Before he left, I asked him several questions. One was about encapsulation. He agreed with what I had read on the HUD site, that by keeping a good grade of latex on the walls, you created a barrier that was very effective in trapping the lead. He also agreed that it was seldom the water supply, besides we had very new and mostly plastic supply lines. Finally, he agreed that short of buying or renting a newly built house, anywhere we went would have the same problem. He estimated 85% of the houses in our town would have the same problem (many, many Victs here, and most of the modern houses go $275K+), so really, we would be better served by painting the place yet again, and working with what we had.

This served to placate my wife a bit, but tensions between us still flared up frequently during this ordeal.

After several weeks we got the results back, water clean, two swipes from painted walls clean, samples from areas no one has disturbed for the last God only knows how long, positive. He had satisfied his duty by finding the lead, and we were thru with them.

Shortly after this, we got the last blood test on my boy, and he was back up to 22. My wife lost it. She thought this house was killing our boy. The doctor ordered us to take him out of here for 2 weeks, to see if it continued to climb or if it leveled off. So my wife took him and left me and the other 3 kids here. She stayed at my folks' house who conveniently were in Florida for the winter. If they hadn't been gone I don't know what we would have done, as none of our relatives want my boy anywhere near their house, and there's no way we could have afforded a hotel.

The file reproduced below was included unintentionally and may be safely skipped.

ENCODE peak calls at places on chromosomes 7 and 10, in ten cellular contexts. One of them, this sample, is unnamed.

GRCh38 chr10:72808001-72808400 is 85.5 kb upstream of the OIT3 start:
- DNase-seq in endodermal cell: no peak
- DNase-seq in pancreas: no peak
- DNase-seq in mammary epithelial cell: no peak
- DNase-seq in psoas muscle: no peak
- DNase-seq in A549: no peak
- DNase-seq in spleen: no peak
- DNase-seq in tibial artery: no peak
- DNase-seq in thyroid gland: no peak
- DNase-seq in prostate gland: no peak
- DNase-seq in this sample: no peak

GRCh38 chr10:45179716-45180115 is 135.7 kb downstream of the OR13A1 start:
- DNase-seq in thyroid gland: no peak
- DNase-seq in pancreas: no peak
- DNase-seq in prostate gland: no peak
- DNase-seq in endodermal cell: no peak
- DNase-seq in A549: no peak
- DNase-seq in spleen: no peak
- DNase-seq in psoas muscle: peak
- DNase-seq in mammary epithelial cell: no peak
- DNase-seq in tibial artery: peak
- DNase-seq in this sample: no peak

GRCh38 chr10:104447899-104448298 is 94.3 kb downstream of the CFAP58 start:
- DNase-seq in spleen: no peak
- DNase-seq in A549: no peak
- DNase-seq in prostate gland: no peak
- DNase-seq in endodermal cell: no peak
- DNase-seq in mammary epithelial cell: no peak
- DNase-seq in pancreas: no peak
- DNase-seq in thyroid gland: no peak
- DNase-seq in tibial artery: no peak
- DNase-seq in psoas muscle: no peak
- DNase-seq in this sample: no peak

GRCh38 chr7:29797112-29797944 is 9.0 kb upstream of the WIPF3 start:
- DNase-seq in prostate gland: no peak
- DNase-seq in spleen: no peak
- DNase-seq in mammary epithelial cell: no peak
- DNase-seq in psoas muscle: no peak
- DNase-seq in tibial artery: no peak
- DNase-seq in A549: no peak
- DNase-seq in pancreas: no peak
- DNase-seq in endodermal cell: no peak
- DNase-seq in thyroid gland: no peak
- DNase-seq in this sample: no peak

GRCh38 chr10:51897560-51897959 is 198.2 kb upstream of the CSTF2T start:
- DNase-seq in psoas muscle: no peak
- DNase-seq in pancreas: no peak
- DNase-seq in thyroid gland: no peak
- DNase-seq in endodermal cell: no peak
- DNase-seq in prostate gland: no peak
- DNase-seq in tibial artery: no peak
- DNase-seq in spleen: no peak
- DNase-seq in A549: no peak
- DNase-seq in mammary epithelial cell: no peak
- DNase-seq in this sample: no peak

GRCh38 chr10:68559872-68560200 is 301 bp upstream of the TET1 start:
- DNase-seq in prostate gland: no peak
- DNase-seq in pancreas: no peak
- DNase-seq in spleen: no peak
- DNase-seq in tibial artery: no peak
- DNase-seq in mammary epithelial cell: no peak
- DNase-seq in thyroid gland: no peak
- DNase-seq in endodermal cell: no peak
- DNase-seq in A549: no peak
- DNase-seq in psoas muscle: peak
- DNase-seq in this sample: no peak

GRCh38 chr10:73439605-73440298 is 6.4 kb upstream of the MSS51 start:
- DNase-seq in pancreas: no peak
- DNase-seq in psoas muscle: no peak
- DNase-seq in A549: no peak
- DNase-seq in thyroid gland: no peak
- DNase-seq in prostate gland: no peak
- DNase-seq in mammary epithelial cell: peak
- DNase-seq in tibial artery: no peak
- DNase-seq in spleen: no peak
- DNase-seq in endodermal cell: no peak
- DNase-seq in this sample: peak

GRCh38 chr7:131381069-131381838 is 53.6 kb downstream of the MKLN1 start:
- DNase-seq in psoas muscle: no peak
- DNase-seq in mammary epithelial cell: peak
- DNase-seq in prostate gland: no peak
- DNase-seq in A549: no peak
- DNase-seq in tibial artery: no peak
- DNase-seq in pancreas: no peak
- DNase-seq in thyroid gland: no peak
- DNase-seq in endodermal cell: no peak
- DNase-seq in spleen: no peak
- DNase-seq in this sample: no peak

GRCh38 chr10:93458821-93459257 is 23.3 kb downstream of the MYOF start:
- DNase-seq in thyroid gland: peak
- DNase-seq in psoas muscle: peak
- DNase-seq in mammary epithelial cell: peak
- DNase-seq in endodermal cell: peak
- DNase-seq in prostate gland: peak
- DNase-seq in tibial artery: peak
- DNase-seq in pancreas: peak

I got back on the web, and discovered (after about 5 minutes, back at the NIH) that chelation is not a one-time deal, that multiple rounds are necessary because of rebound. The body is basically a big solution, and all parts want to be in balance. Chelation only works on the free lead in the blood, and to a lesser extent the lead in the fatty tissues. The lead that's in the bone marrow (principle storage area in the body) is not touched by this, so what happens is this: you clean the lead out of the blood, and then over the next several weeks it is leeched out of the marrow back into the blood until a new balance is established. Then you chelate again, and continue until you are down to the desired level.

We survived the house challenge, during which time I repainted the whole damn place. Lots of fun, my wife ready to leave me, the older kids missing their mother (they were in school, and there was no way she could drive them back and forth), me working all day, then coming home, doing all the chores and painting this place over the course of 10 days.